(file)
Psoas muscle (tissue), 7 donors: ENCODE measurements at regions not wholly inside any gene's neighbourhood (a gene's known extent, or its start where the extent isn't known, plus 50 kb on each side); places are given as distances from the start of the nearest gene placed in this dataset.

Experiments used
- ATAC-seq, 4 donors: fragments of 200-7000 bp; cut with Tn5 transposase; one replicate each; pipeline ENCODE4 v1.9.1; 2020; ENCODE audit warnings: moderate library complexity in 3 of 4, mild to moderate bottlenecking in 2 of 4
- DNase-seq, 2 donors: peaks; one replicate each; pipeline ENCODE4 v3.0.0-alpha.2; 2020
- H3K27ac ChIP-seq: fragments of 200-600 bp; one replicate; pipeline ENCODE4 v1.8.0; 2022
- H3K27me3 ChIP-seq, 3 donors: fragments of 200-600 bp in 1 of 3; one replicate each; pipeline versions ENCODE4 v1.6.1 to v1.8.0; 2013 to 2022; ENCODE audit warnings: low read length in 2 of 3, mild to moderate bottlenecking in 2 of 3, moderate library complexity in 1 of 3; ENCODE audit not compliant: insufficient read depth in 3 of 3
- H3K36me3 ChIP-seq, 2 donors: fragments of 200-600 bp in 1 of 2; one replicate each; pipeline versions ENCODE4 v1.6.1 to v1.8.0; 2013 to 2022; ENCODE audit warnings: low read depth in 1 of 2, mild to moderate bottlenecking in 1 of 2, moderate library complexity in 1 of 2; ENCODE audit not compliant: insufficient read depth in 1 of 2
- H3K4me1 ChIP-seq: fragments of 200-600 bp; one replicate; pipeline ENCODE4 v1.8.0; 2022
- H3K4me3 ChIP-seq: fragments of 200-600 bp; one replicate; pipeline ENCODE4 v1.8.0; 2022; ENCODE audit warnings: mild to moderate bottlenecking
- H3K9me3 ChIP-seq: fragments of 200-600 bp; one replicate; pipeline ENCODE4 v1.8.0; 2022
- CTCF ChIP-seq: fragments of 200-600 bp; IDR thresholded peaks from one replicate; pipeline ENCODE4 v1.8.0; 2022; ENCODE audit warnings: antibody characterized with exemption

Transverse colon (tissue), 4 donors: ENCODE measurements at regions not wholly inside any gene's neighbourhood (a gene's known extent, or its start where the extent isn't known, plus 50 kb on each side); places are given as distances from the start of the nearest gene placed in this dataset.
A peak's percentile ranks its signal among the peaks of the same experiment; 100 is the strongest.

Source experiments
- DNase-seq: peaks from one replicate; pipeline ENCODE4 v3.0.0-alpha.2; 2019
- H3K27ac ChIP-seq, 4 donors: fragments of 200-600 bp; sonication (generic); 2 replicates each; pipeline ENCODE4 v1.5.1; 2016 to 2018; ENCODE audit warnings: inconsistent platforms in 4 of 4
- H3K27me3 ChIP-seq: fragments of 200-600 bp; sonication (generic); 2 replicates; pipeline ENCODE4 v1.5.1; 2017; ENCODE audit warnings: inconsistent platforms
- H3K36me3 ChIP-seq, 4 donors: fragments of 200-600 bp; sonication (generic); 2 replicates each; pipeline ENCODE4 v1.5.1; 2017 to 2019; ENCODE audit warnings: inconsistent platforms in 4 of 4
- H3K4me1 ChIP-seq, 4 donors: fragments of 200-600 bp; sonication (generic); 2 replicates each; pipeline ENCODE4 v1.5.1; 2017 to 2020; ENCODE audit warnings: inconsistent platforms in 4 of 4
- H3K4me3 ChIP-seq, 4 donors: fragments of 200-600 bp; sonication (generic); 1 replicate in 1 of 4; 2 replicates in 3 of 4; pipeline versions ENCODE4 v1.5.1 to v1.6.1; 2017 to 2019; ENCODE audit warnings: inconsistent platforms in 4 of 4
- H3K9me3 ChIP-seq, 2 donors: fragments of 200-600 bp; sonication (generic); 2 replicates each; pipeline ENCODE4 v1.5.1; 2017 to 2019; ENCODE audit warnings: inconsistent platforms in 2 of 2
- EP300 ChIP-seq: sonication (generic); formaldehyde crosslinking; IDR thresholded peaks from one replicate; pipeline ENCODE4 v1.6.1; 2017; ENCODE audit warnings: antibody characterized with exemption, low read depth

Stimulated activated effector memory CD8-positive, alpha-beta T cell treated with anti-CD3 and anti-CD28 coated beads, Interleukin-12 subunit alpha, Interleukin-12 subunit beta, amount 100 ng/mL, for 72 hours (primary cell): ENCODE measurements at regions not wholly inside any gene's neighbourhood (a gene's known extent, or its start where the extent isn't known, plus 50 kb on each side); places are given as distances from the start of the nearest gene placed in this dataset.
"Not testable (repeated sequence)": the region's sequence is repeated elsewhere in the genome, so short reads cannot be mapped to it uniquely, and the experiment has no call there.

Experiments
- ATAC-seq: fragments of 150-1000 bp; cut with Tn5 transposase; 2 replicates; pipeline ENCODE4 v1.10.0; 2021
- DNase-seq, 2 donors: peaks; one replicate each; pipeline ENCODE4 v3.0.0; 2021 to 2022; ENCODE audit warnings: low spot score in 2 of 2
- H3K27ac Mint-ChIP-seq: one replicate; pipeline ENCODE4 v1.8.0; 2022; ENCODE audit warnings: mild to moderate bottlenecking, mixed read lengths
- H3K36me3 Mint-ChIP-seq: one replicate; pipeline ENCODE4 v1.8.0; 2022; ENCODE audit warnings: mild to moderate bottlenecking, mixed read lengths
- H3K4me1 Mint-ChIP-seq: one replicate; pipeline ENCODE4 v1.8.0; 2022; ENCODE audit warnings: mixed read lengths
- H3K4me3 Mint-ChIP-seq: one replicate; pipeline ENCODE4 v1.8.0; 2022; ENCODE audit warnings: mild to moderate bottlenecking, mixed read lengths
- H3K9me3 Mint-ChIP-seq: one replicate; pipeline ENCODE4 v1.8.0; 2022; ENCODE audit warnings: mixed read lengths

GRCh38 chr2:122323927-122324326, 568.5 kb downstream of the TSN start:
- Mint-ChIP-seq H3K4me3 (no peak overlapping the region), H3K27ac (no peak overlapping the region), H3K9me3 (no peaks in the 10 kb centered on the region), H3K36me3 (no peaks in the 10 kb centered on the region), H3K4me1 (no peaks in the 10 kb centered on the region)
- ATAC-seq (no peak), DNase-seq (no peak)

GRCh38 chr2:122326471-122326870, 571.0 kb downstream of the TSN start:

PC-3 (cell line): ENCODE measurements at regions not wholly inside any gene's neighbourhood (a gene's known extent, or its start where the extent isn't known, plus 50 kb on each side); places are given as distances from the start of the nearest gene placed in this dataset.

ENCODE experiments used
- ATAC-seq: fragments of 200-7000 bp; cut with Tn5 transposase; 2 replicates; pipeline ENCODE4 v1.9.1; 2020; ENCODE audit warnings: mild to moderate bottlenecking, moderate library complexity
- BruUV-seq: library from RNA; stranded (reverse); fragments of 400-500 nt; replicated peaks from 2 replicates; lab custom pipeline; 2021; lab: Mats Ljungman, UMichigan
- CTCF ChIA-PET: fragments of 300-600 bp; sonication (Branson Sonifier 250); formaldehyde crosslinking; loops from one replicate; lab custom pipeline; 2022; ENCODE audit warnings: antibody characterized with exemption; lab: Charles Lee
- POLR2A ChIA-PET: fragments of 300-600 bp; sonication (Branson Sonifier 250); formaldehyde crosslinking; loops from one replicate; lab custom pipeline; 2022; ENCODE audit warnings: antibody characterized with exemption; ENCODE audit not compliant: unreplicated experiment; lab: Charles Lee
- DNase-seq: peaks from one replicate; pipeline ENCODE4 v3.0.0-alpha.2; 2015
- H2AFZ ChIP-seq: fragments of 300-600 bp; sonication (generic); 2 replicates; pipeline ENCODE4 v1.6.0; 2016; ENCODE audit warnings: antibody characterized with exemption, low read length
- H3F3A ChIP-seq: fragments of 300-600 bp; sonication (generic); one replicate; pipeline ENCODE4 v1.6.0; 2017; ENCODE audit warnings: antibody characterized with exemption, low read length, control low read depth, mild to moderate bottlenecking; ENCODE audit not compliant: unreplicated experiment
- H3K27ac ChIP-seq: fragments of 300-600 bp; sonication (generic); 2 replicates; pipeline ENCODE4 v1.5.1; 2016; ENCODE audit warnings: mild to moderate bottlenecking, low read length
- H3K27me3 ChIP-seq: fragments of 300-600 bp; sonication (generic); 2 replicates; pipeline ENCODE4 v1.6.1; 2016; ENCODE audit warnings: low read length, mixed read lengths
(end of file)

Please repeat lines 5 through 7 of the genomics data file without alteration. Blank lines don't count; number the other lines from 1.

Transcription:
- H3K27ac ChIP-seq: fragments of 200-600 bp; one replicate; pipeline ENCODE4 v1.8.0; 2022
- H3K27me3 ChIP-seq, 3 donors: fragments of 200-600 bp in 1 of 3; one replicate each; pipeline versions ENCODE4 v1.6.1 to v1.8.0; 2013 to 2022; ENCODE audit warnings: low read length in 2 of 3, mild to moderate bottlenecking in 2 of 3, moderate library complexity in 1 of 3; ENCODE audit not compliant: insufficient read depth in 3 of 3
- H3K36me3 ChIP-seq, 2 donors: fragments of 200-600 bp in 1 of 2; one replicate each; pipeline versions ENCODE4 v1.6.1 to v1.8.0; 2013 to 2022; ENCODE audit warnings: low read depth in 1 of 2, mild to moderate bottlenecking in 1 of 2, moderate library complexity in 1 of 2; ENCODE audit not compliant: insufficient read depth in 1 of 2